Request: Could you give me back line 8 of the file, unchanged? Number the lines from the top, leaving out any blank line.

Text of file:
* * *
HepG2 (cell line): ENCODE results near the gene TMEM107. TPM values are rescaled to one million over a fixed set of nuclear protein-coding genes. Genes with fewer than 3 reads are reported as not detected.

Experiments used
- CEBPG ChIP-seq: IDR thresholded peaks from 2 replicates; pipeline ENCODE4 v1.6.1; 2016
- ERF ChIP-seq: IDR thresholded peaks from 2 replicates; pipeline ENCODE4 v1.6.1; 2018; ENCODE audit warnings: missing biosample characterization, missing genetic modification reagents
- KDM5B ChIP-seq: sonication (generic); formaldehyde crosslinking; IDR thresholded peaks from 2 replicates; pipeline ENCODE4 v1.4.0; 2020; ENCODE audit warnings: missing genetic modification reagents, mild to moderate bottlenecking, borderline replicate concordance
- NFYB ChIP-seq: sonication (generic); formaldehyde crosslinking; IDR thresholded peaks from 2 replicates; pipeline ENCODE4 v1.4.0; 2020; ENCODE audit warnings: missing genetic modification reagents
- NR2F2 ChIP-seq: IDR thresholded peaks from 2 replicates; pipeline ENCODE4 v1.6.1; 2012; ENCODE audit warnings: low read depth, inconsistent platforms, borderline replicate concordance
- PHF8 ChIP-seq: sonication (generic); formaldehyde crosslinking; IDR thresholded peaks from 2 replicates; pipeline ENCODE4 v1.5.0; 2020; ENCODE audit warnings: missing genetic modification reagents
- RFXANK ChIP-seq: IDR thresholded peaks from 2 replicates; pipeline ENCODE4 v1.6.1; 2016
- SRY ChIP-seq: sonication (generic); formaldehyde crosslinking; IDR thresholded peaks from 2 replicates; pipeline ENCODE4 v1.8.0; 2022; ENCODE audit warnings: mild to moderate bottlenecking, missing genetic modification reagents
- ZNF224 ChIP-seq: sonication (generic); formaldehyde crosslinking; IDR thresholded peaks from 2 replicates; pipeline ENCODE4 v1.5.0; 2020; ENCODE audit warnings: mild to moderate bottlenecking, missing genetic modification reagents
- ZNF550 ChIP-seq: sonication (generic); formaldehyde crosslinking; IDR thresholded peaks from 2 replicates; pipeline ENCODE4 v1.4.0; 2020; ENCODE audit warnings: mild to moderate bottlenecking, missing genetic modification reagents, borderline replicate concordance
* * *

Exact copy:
- PHF8 ChIP-seq: sonication (generic); formaldehyde crosslinking; IDR thresholded peaks from 2 replicates; pipeline ENCODE4 v1.5.0; 2020; ENCODE audit warnings: missing genetic modification reagents